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Question Session 06

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Notes

The question session includes:

  • clarifications of the third in-term essay question (Could scientific discoveries undermine, or support, ethical principles?);

  • an explanation of the mysterious postscript to the Singer vs Kamm on Distance section;

  • discussion of how Kamm’s view can support the view that scientific discoveries are relevant given that Waldmann, Nagel, & Wiegmann (2012) appear to show that Kamm is wrong;

  • discussion of how Kamm’s view can support the view that scientific discoveries are relevant given that she does not invoke any such discoveries in her argument on distance in Kamm (2008);

  • discussion of Thomson’s proposal about what matters in trolley cases (first covered in Thomson’s Other Method of Trolley Cases);

  • an objection from Isabel which caused me to add UPDATE 2 to Moral Disengagement: Significance; and

  • an objection from Paul Theo which I mistakenly accept. (Sorry Paul Theo!) This was very silly of me because Emily made essentially the same objection in Question Session 03 and I had already updated the lecture notes with a reply to it (see what is now UPDATE 1 in Moral Disengagement: Significance).

Glossary

Far Alone : ‘I alone know that in a distant part of a foreign country that I am visiting, many children are drowning, and I alone can save one of them. To save the one, all I must do is put the 500 dollars I carry in my pocket into a machine that then triggers (via electric current) rescue machinery that will certainly scoop him out’ (Kamm, 2008, p. 348)
Near Alone : ‘I am walking past a pond in a foreign country that I am visiting. I alone see many children drowning in it, and I alone can save one of them. To save the one, I must put the 500 dollars I have in my pocket into a machine that then triggers (via electric current) rescue machinery that will certainly scoop him out’ (Kamm, 2008, p. 348)
trolley cases : Scenarios designed to elicit puzzling or informative patterns of judgement about how someone should act. Examples include \gls{Trolley}, \gls{Transplant}, and \gls{Drop}. Their use was pioneered by Foot (1967) and Thomson (1976), who aimed to use them to understand ethical considerations around abortion and euthanasia.

References

Bandura, A., Barbaranelli, C., Caprara, G., & Pastorelli, C. (1996). Mechanisms of Moral Disengagement in the Exercise of Moral Agency. Journal of Personality and Social Psychology, 71(2), 364–374. https://doi.org/10.1037/0022-3514.71.2.364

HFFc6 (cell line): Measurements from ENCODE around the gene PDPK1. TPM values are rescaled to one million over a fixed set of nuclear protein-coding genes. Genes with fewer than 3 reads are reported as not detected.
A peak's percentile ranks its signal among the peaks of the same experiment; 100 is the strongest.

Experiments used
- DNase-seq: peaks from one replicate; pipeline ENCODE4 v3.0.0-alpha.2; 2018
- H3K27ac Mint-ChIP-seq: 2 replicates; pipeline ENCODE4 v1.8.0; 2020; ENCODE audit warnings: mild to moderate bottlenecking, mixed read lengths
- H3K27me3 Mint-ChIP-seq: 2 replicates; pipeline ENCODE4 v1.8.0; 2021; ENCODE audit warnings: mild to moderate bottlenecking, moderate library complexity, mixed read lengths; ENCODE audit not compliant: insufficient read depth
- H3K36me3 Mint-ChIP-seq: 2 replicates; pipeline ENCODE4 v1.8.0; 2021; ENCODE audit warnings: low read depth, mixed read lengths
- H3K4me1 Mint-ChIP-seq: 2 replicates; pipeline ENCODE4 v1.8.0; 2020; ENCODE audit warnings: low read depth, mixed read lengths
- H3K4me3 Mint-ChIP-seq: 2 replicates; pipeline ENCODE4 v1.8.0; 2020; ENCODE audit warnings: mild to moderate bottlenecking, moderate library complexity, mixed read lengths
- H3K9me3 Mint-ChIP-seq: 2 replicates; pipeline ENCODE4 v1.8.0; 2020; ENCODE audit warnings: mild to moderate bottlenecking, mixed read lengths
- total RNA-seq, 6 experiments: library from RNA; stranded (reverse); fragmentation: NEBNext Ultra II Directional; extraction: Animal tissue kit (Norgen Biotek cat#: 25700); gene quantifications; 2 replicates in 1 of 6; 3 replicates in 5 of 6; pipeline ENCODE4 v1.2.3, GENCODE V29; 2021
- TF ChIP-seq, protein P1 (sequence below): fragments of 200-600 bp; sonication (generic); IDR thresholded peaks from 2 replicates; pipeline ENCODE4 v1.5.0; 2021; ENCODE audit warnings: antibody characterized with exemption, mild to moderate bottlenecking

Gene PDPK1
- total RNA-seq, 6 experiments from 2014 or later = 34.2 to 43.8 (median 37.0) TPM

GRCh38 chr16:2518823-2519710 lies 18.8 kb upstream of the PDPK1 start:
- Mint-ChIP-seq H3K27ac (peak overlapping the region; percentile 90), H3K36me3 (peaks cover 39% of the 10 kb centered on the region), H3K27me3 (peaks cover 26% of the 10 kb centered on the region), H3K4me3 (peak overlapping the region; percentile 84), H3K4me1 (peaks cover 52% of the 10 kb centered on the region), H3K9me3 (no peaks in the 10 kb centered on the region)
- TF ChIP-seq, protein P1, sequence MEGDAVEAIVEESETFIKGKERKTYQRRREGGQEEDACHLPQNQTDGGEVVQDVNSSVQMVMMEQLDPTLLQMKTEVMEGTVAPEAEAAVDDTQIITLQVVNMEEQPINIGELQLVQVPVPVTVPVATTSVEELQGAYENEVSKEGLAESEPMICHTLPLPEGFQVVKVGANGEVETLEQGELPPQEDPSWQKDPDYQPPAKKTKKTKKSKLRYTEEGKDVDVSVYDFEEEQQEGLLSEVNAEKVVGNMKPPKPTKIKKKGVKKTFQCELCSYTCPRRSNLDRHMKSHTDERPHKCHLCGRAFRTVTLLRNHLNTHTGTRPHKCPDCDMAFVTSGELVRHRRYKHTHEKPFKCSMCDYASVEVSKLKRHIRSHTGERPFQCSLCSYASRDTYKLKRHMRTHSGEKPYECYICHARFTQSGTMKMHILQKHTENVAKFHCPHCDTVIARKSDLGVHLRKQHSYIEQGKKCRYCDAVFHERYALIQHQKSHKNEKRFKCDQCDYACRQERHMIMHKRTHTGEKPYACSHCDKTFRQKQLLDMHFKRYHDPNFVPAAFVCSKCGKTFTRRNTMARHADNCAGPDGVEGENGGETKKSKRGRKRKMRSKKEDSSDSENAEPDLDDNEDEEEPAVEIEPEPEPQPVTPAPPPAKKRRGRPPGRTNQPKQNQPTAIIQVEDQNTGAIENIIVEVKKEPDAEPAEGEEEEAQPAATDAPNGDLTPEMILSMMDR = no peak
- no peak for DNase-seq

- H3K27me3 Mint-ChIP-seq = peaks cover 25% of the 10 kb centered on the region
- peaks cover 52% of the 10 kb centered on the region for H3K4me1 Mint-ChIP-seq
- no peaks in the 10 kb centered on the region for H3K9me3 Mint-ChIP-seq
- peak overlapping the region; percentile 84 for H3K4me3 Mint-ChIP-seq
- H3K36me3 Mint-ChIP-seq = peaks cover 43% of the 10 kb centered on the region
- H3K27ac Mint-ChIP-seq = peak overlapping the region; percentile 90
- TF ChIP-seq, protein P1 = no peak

Foot, P. (1967). The problem of abortion and the doctrine of the double effect. Oxford Review, 5, 5–15.
Greene, J. D. (2014). Beyond Point-and-Shoot Morality: Why Cognitive (Neuro)Science Matters for Ethics. Ethics, 124(4), 695–726. https://doi.org/10.1086/675875
Kamm, F. M. (2008). Intricate ethics: Rights, responsibilities, and permissible harm. Oxford; New York: Oxford University Press.
Königs, P. (2019). Experimental ethics, intuitions, and morally irrelevant factors. Philosophical Studies, 1–19.
Kumar, V., & Campbell, R. (2012). On the normative significance of experimental moral psychology. Philosophical Psychology, 25(3), 311–330.
Nagel, J., & Waldmann, M. R. (2013). Deconfounding distance effects in judgments of moral obligation. Journal of Experimental Psychology: Learning, Memory, and Cognition, 39(1), 237.
Rini, R. A. (2016). Debunking debunking: A regress challenge for psychological threats to moral judgment. Philosophical Studies, 173(3), 675–697. https://doi.org/10.1007/s11098-015-0513-2
Sandberg, J., & Juth, N. (2011). Ethics and intuitions: A reply to singer. The Journal of Ethics, 15(3), 209–226.
Singer, P. (2005). Ethics and Intuitions. The Journal of Ethics, 9(3), 331–352. https://doi.org/10.1007/s10892-005-3508-y
Thomson, J. J. (1976). Killing, Letting Die, and The Trolley Problem. The Monist, 59(2), 204–217. https://doi.org/10.5840/monist197659224
Waldmann, M. R., Nagel, J., & Wiegmann, A. (2012). Moral Judgment. In K. J. Holyoak & R. G. Morrison (Eds.), The oxford handbook of thinking and reasoning (pp. 274–299). Oxford: Oxford University Press. https://doi.org/10.1093/oxfordhb/9780199734689.013.0019